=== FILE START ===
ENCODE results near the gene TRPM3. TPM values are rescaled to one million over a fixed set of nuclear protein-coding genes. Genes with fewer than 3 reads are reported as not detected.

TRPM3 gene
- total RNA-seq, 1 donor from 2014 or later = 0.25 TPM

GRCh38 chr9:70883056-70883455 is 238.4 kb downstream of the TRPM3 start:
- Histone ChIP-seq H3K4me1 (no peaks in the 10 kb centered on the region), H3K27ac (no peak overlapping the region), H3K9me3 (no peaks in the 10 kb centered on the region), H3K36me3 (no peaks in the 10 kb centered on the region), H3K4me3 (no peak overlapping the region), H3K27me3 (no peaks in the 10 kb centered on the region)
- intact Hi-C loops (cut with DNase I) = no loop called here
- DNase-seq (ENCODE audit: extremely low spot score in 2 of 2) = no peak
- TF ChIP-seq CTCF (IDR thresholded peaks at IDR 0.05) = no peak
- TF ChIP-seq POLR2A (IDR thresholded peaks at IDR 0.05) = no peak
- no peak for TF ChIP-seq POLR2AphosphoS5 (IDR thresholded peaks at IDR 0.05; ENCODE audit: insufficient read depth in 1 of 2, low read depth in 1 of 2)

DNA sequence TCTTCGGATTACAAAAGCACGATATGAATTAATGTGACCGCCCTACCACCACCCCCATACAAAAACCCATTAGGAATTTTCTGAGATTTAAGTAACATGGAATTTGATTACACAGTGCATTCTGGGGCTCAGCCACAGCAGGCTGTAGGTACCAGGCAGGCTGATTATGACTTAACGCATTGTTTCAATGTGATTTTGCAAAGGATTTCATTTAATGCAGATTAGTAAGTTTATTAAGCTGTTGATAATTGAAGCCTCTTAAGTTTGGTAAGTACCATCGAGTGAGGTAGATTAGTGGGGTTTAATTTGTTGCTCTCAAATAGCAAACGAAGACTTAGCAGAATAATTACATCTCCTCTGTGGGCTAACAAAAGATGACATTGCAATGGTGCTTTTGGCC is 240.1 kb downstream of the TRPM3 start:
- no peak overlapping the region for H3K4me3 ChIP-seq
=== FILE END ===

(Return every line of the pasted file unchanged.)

ENCODE results near the gene TRPM3. TPM values are rescaled to one million over a fixed set of nuclear protein-coding genes. Genes with fewer than 3 reads are reported as not detected.

TRPM3 gene
- total RNA-seq, 1 donor from 2014 or later = 0.25 TPM

GRCh38 chr9:70883056-70883455 is 238.4 kb downstream of the TRPM3 start:
- Histone ChIP-seq H3K4me1 (no peaks in the 10 kb centered on the region), H3K27ac (no peak overlapping the region), H3K9me3 (no peaks in the 10 kb centered on the region), H3K36me3 (no peaks in the 10 kb centered on the region), H3K4me3 (no peak overlapping the region), H3K27me3 (no peaks in the 10 kb centered on the region)
- intact Hi-C loops (cut with DNase I) = no loop called here
- DNase-seq (ENCODE audit: extremely low spot score in 2 of 2) = no peak
- TF ChIP-seq CTCF (IDR thresholded peaks at IDR 0.05) = no peak
- TF ChIP-seq POLR2A (IDR thresholded peaks at IDR 0.05) = no peak
- no peak for TF ChIP-seq POLR2AphosphoS5 (IDR thresholded peaks at IDR 0.05; ENCODE audit: insufficient read depth in 1 of 2, low read depth in 1 of 2)

DNA sequence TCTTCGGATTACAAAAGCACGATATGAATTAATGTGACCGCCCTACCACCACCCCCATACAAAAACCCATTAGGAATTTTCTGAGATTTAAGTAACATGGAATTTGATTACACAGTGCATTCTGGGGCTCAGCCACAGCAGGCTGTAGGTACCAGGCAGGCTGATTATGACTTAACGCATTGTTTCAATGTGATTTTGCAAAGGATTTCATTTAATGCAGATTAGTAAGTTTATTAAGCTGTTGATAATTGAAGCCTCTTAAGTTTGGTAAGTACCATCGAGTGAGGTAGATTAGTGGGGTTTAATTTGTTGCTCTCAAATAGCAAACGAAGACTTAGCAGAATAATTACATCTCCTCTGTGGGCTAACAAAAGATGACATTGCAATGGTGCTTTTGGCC is 240.1 kb downstream of the TRPM3 start:
- no peak overlapping the region for H3K4me3 ChIP-seq